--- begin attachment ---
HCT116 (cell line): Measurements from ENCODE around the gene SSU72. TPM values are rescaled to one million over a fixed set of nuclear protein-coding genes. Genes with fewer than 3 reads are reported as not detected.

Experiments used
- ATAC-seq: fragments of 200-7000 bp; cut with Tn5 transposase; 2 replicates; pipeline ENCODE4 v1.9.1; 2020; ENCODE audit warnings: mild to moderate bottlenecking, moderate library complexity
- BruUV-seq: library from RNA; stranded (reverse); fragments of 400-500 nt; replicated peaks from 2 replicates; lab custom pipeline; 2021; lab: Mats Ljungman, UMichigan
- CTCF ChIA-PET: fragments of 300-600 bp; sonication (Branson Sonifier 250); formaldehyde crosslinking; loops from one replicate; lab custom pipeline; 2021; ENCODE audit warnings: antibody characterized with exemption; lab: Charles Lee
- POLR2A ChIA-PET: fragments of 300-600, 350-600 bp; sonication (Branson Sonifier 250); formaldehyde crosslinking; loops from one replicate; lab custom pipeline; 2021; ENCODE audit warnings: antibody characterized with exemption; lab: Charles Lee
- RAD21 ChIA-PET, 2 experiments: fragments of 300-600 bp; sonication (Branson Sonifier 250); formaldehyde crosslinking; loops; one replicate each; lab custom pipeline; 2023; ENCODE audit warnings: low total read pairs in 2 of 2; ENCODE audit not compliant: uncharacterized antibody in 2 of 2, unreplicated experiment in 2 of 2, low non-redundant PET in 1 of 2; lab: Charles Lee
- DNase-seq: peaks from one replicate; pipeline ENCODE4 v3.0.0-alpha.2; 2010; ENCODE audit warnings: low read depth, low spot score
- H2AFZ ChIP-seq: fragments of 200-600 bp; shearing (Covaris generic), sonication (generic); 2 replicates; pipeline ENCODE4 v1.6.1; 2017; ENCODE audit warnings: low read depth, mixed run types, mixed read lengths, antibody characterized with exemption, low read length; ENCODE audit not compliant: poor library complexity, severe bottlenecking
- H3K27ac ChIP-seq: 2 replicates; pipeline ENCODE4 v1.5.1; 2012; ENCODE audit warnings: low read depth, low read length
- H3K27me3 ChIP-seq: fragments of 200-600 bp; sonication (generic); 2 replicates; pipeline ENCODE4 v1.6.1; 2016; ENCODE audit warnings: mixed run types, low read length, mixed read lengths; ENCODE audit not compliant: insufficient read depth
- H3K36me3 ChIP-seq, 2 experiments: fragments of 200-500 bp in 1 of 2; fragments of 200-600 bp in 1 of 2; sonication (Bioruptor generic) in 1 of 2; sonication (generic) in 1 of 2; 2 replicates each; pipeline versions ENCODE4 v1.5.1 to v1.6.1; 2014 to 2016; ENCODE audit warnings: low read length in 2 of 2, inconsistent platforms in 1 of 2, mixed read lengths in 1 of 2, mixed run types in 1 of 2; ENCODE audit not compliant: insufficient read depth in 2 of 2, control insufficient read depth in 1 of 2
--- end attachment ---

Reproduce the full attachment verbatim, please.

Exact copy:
HCT116 (cell line): Measurements from ENCODE around the gene SSU72. TPM values are rescaled to one million over a fixed set of nuclear protein-coding genes. Genes with fewer than 3 reads are reported as not detected.

Experiments used
- ATAC-seq: fragments of 200-7000 bp; cut with Tn5 transposase; 2 replicates; pipeline ENCODE4 v1.9.1; 2020; ENCODE audit warnings: mild to moderate bottlenecking, moderate library complexity
- BruUV-seq: library from RNA; stranded (reverse); fragments of 400-500 nt; replicated peaks from 2 replicates; lab custom pipeline; 2021; lab: Mats Ljungman, UMichigan
- CTCF ChIA-PET: fragments of 300-600 bp; sonication (Branson Sonifier 250); formaldehyde crosslinking; loops from one replicate; lab custom pipeline; 2021; ENCODE audit warnings: antibody characterized with exemption; lab: Charles Lee
- POLR2A ChIA-PET: fragments of 300-600, 350-600 bp; sonication (Branson Sonifier 250); formaldehyde crosslinking; loops from one replicate; lab custom pipeline; 2021; ENCODE audit warnings: antibody characterized with exemption; lab: Charles Lee
- RAD21 ChIA-PET, 2 experiments: fragments of 300-600 bp; sonication (Branson Sonifier 250); formaldehyde crosslinking; loops; one replicate each; lab custom pipeline; 2023; ENCODE audit warnings: low total read pairs in 2 of 2; ENCODE audit not compliant: uncharacterized antibody in 2 of 2, unreplicated experiment in 2 of 2, low non-redundant PET in 1 of 2; lab: Charles Lee
- DNase-seq: peaks from one replicate; pipeline ENCODE4 v3.0.0-alpha.2; 2010; ENCODE audit warnings: low read depth, low spot score
- H2AFZ ChIP-seq: fragments of 200-600 bp; shearing (Covaris generic), sonication (generic); 2 replicates; pipeline ENCODE4 v1.6.1; 2017; ENCODE audit warnings: low read depth, mixed run types, mixed read lengths, antibody characterized with exemption, low read length; ENCODE audit not compliant: poor library complexity, severe bottlenecking
- H3K27ac ChIP-seq: 2 replicates; pipeline ENCODE4 v1.5.1; 2012; ENCODE audit warnings: low read depth, low read length
- H3K27me3 ChIP-seq: fragments of 200-600 bp; sonication (generic); 2 replicates; pipeline ENCODE4 v1.6.1; 2016; ENCODE audit warnings: mixed run types, low read length, mixed read lengths; ENCODE audit not compliant: insufficient read depth
- H3K36me3 ChIP-seq, 2 experiments: fragments of 200-500 bp in 1 of 2; fragments of 200-600 bp in 1 of 2; sonication (Bioruptor generic) in 1 of 2; sonication (generic) in 1 of 2; 2 replicates each; pipeline versions ENCODE4 v1.5.1 to v1.6.1; 2014 to 2016; ENCODE audit warnings: low read length in 2 of 2, inconsistent platforms in 1 of 2, mixed read lengths in 1 of 2, mixed run types in 1 of 2; ENCODE audit not compliant: insufficient read depth in 2 of 2, control insufficient read depth in 1 of 2